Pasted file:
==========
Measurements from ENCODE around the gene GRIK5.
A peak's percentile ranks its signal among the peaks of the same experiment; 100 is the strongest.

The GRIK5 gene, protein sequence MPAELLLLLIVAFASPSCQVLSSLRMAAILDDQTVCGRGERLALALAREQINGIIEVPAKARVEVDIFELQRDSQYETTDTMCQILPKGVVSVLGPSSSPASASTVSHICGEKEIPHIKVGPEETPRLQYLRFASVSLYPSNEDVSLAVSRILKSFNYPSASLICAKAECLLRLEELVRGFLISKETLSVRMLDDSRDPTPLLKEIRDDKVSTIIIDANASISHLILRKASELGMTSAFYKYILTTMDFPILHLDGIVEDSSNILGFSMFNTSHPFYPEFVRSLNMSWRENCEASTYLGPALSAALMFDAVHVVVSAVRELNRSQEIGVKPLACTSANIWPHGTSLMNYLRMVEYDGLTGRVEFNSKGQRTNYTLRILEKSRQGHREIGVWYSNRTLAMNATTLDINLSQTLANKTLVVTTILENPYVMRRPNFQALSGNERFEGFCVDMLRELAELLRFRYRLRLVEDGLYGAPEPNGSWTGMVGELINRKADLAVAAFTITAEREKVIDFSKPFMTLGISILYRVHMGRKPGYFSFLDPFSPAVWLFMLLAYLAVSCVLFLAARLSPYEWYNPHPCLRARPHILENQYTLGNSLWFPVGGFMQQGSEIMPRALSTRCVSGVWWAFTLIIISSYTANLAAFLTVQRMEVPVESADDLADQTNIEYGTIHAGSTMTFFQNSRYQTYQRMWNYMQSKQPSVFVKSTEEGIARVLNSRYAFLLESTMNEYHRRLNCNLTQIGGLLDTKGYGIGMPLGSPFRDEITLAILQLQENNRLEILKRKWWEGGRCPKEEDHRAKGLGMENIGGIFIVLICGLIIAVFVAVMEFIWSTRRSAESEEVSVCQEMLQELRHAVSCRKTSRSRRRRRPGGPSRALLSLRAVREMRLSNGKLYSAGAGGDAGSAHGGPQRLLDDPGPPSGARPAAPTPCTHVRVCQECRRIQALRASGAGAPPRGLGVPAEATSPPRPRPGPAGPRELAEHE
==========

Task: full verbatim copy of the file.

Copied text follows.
Measurements from ENCODE around the gene GRIK5.
A peak's percentile ranks its signal among the peaks of the same experiment; 100 is the strongest.

The GRIK5 gene, protein sequence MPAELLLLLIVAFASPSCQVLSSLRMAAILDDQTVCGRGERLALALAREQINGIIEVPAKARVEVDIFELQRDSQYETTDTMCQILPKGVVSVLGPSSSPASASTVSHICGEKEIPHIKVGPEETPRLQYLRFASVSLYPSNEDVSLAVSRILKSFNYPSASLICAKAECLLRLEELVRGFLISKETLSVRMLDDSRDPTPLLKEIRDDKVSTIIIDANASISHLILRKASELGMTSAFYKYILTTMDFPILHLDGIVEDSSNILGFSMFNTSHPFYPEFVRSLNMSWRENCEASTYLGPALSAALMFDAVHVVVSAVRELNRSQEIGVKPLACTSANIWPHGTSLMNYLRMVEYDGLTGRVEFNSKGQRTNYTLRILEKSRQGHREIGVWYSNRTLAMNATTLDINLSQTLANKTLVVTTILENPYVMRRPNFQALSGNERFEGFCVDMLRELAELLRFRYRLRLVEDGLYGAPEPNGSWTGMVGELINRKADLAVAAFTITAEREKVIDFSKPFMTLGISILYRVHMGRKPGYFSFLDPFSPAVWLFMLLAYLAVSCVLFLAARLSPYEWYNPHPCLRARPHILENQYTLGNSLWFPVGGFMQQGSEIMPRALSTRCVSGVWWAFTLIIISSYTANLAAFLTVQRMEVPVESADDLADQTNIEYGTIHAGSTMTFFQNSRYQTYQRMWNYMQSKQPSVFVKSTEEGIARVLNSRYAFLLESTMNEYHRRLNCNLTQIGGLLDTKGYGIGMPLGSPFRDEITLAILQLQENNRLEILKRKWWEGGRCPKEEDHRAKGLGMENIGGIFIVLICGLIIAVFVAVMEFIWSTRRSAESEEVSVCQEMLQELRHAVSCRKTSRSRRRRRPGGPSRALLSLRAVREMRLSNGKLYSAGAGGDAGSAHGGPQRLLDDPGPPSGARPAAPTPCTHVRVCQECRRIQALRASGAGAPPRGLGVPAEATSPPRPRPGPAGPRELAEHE